This is the second edition of a textbook that aims to address many topics across the spectrum of scientific computing. The authors describe a new way of learning scientific computing that focuses more on “computational thinking”. Throughout the book they propose to use a three-phase methodology consisting of “what”, “how”, and “solve”. In the “what” phase, the student learns the physical basis of the mathematical problem that is to be solved. The “how” phase involves describing the problem in a way that is compatible with MATLAB software. Then the “solve” phase identifies appropriate MATLAB functions needed to solve the problem directly. It sounds so simple!

The authors’ underlying philosophy is that it is possible to solve advanced mathematical problems with a computer without a complete preparation in mathematics. They say, “Busy students, engineers and scientists need ‘fast food’ ways to compute and get problems solved reliably.” One might reasonably worry about the resulting intellectual indigestion, but the authors do make an enthusiastic case for their argument.

The book begins with a survey of computer mathematical languages and pretty quickly comes down to recommending MATLAB over *Mathematica*, *Maple* and conventional computer languages because of its capability for numerical computation. The authors then proceed to offer an introduction to MATLAB and quickly move on from there. They note that there are thousands of MATLAB functions and they believe that the major contribution of the book is to bridge the gap between problems and solutions using well-grouped topics and MATLAB example scripts.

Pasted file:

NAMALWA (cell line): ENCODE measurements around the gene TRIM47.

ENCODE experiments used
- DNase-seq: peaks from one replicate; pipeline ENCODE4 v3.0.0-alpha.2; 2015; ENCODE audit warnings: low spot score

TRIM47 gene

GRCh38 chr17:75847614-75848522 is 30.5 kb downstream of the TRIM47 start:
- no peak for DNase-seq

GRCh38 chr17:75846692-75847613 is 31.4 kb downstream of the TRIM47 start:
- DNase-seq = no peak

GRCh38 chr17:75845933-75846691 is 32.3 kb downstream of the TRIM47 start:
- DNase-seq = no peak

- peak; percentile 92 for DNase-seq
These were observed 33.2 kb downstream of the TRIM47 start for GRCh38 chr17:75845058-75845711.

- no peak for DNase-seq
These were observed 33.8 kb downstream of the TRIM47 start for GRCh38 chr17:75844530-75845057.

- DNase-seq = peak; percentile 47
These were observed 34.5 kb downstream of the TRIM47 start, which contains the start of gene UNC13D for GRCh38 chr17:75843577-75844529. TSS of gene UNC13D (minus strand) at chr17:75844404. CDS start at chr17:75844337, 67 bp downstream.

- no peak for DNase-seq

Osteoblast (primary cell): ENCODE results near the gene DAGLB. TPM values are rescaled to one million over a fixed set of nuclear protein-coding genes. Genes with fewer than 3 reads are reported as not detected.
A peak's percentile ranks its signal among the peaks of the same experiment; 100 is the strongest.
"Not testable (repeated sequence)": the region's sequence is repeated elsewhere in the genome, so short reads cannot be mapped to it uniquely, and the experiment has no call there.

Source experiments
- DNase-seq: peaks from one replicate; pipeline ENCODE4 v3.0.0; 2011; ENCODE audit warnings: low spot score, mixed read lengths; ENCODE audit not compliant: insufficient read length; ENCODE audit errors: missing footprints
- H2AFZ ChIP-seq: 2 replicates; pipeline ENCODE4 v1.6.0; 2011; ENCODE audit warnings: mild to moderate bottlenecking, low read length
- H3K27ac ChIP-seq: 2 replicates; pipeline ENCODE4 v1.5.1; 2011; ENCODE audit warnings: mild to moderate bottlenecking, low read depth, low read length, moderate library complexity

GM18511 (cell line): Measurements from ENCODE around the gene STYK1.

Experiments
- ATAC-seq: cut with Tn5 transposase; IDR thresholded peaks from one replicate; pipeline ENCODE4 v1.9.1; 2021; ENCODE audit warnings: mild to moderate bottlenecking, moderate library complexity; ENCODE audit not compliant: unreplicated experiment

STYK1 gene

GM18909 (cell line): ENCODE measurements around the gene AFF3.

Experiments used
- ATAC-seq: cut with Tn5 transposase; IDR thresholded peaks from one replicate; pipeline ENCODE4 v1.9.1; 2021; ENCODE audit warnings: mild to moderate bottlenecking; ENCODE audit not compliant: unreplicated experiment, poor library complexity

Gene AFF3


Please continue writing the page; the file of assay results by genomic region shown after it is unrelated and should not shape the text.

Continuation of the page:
There are seven major “problem” sections. They begin with calculus problems, and proceed through linear algebra, integral transforms with complex-valued functions, nonlinear equations with numerical optimization, differential equations, data interpolation and approximation, probability and statistics. The book concludes with a chapter on “nontraditional mathematical branches” that includes fuzzy logic, rough set theory, neural networks, wavelets and a scattering of other topics.

The overall number of topics is so large that the authors simply cannot carry out the program they propose. There is just too much stuff and it is seriously short on detail. First of all, a reader would have to be competent with MATLAB to make any progress at all because the book’s introduction falls well short of what would be needed for a new user. Beyond that, treatment of individual topics throughout the book is often so abbreviated as to be largely inaccessible to the readers that the authors seem to want to address. Typically a topic gets a short introduction, usually less than four pages. Examples follow. They take the form of a short problem statement, a series of MATLAB commands, and then a solution. As an example, the whole of digital filter design — a serious and reasonably difficult subject for electrical engineering students — is treated in Chapter 8 in four pages of development and three pages of exercises. If readers were not already familiar with digital filters, they’re unlikely to learn much here.

In the authors’ terminology, the “what” is consistently and seriously neglected, and the transition from “what” to “how” is frequently insufficient. The presentation is so consistent in this respect that one has to wonder what the authors had in mind and what kind of readers they expected. Those readers with experience and skill in numerical computation and a decent familiarity with MATLAB are likely to find useful tidbits and suggestions. As a reference like this, the book has some merits. It does not have much to offer less experienced readers.

Bill Satzer (bsatzer@gmail.com) was a senior intellectual property scientist at 3M Company. His training is in dynamical systems and particularly celestial mechanics; his current interests are broadly in applied mathematics and the teaching of mathematics.